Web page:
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  1. #1
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    Any Cold Sleepers?

    I am definitely a cold natured person, and even have trouble keeping warm, no matter the season, while sleeping on the ground. I'm thinking of switching to hammocks for comfort, but really don't want to carry more weight than I currently have with the ground setup.

    I'm still not sure if I'll have the time to test a HH Hyperlite in the next 3 weeks before I leave for my AT thru-hike for cold-weather usage, but was hoping to use one in the summer months at the least. Do any of you find that you need added insulation underneath even in the summer? On the ground, I typically use a 2.5" inflatable pad, jag bag silk liner, and JRB Shenandoah quilt to stay warm, and then sometimes still get cold. I'll throw on my Rain Jacket sometimes to help warm up. If I'm floating in the sky, I'm afraid I'll be even worse. Perhaps some sort of undercover would be necessary? I usually carry a torso length ridgerest, mainly for a sit pad, but that could be used in the hammock if necessary...

  2. #2
    2Questions's Avatar
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    Warm sleep suggestions

    Here's an article I kept on warm sleeping. Hope it helps.
    Warm slumber suggestions-taken from an article by Steve Gorman

    1. Any bag fresh out of the stuffsack isn’t going to be as warm as one that’s had a chance to loft. As soon as you pitch your tent (or hammock), unstuff it and let it loft…the longer the better.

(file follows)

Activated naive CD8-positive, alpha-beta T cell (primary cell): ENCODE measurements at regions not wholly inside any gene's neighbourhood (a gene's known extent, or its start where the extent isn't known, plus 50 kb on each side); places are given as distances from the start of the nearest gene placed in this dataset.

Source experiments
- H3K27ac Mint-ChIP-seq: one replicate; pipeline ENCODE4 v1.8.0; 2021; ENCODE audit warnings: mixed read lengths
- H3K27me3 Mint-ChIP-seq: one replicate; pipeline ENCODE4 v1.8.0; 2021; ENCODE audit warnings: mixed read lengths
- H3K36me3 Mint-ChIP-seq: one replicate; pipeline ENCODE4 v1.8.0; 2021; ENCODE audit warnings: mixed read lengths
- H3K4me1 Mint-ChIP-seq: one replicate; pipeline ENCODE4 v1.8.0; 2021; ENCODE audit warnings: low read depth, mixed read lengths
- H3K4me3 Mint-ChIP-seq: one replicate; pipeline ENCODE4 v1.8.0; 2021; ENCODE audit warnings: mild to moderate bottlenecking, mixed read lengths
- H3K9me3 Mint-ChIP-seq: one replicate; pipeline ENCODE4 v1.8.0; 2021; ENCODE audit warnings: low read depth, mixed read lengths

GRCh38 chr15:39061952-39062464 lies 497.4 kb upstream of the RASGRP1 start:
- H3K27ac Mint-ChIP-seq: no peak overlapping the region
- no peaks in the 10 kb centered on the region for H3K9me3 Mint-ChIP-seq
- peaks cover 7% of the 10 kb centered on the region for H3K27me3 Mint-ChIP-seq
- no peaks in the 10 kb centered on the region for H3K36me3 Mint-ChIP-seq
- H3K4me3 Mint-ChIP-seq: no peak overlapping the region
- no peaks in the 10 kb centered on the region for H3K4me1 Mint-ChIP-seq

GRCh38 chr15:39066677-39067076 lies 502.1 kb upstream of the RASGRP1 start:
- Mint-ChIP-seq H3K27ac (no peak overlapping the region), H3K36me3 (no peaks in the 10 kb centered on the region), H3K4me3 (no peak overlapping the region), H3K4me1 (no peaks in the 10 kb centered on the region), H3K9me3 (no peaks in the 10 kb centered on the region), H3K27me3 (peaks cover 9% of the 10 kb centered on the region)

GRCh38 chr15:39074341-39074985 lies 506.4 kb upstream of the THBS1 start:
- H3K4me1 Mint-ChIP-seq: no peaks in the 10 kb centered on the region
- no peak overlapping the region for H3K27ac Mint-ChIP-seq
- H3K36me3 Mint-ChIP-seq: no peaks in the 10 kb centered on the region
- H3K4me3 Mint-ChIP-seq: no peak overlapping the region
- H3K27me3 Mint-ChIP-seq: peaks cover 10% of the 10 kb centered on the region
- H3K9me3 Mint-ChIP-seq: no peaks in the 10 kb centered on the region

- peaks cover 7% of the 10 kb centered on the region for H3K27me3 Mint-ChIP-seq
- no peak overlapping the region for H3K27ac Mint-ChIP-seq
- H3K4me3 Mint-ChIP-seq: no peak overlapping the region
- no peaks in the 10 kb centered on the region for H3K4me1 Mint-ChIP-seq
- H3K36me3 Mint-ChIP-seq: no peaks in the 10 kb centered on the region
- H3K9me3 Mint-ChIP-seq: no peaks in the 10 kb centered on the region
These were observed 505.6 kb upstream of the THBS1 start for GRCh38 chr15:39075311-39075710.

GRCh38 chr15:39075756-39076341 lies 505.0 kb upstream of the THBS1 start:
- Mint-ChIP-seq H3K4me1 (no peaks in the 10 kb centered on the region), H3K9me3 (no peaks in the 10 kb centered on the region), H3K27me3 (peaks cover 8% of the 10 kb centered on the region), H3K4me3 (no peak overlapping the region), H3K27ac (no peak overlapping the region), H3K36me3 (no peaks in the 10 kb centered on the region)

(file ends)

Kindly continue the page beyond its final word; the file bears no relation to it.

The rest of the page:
2. A good sleeping pad with a good R-value (typically closed cell foam somewhere in the mix) makes a world of difference. My note: I use a full length 3/8” CCF pad covered with a “Neatsheet” which is velcroed at the top. It’s good down to 30 degrees for me. I slide a second ¾ length CCF pad in to get me down to 5 degrees. I also have detachable CCF wings for under my arms/shoulders. They all roll up in my pack, everything goes down inside the roll.

    3. Watch for condensation! Keep the bag or quilt dry and air it out as soon as you can. Your body emits a fair amount of moisture that may get trapped in your bag. My note: I often use my Marmot down bag when it gets in the teens and find that my raising my tarp a bit more, the condensation doesn’t touch anything important. On a sunny day, spread it out a hot boulder… does the job

    4. Wear a hat! Amazing how much heat you loose through your noggin’. I wear a balaclava.

    5. Food is fuel. Don’t be afraid to eat and drink before bedtime. A few jumping jacks helps too. Dehydration makes many cold sleepers. Therefore every time you wake, take a swig. I carry a “midnight run bottle” hung from my ridgeline on my HH hammock. I hate to get up and lose my body heat to make a midnight run! It takes some practice, some say an art form maybe, Ha..but it can be done. Furthermore, if you try to hold it, your body has to exert energy to keep it warm too.

    6. Don’t’ crawl in exhausted! If it’s been a hard day, take some time to relax. Hit the Vitamin I if you need to, and drink something hot and grab a munchie. Sometimes I’ll set my watch for 30 minutes and catnap to take the edge off before I do these things.

  3. #3
    Senior Member Just Jeff's Avatar
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    I generally need something below me...the JRB is also an underquilt and should be enough for summer temps. Of course, that means carrying something else for on top. You can always boil up a hot water bottle if you get cold.
    “Republics are created by the virtue, public spirit, and intelligence of the citizens. They fall when the wise are banished from the public councils because they dare to be honest, and the profligate are rewarded because they flatter the people, in order to betray them.” ~Judge Joseph Story

    - My site: http://www.tothewoods.net/
    - Designer, Jeff's Gear Hammock / Pack Cover by JRB

    IMPOSSIBLE JUST TAKES LONGER

  4. #4
    Peter_pan's Avatar